HRV and ERV systems are heat exchangers. This means that if the outside air is cold and the inside air has been warmed,the heat exchanger will recover some of the heat from the inside air before venting it outside. This allows occupants inside to constantly have fresh air without wasting energy.
In cold climates, natural gas is the most common heating fuel, but heating oil and propane are also common. With net zero, the goal is for a home to be energy self-sufficient.
This means switching to an electric heat pump so that solar panels can supply the electricity for home heating and cooling. Heat pumps are highly efficient units that can use the air or ground as a source of heat. Another great thing about heat pumps is that the same unit can work as an electric furnace in the winter, and as an air conditioner in the summer.
With a net zero home, electric resistance heating (the type used in a space heater or hair dryer) is only used in an emergency when the temperature outside is too cold for heat pumps to work efficiently.
You might think that a net zero home, being such a different type of home in its technical design, must also look radically different too. This beautiful example of a custom-designed net zero home in South Carolina proves that a net zero home can look completely ordinary - even traditional - on the outside.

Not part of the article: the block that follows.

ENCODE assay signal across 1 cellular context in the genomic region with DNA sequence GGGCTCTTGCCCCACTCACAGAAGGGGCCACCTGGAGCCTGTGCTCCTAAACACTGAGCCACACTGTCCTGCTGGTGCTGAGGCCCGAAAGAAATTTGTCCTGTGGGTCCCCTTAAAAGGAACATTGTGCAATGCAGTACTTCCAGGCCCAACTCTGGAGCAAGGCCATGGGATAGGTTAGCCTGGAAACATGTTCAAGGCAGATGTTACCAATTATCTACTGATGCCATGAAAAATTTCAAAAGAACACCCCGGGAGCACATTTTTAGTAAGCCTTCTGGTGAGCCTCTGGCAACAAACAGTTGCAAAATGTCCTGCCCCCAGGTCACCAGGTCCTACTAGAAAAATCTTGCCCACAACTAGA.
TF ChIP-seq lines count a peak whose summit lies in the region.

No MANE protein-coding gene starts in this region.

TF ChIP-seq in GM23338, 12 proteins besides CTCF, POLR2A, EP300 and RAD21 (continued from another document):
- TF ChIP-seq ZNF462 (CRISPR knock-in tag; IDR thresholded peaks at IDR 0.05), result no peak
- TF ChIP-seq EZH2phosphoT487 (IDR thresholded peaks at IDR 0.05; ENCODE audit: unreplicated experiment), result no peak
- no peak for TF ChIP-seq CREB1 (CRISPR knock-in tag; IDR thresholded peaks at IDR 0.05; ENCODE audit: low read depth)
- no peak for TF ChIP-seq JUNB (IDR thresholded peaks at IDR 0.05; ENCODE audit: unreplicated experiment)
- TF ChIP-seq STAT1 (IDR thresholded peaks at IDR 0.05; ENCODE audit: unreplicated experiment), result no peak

This house was built by Blue Zero Homes.
In contrast to the Blue Zero house, here’s an example of a net zero home in Portland with a radically contemporary design. Built by Skylab Architecture + Method Homes, this 3,990 sq ft. home was actually prefabricated in a factory and shipped onsite in 6 trucks. Constructed of 28 trigular units, this house was assembled LEGO-like in a single day. This house is solar-powered and 40% more efficient than a home built to standard code. Pretty incredible.
Think that a net zero home can’t be affordable? This amazing 2,200 sqft home in Berea, Kansas is on the market for $284,000. Not only is it net zero with 5.4 kW of ground mounted photovoltaic panels and solar hot water collectors, but also has 10,000 gallons of rainwater collection capacity, 8,000 sqft of organic gardens, and a perimeter security system.
Not only is this house extremely eco-friendly, but it could be a great place to hole up in the event of zombie apocolypse. It’s on the market now, so if you’ve been looking for a zombie-resistant compound, this could be the home for you!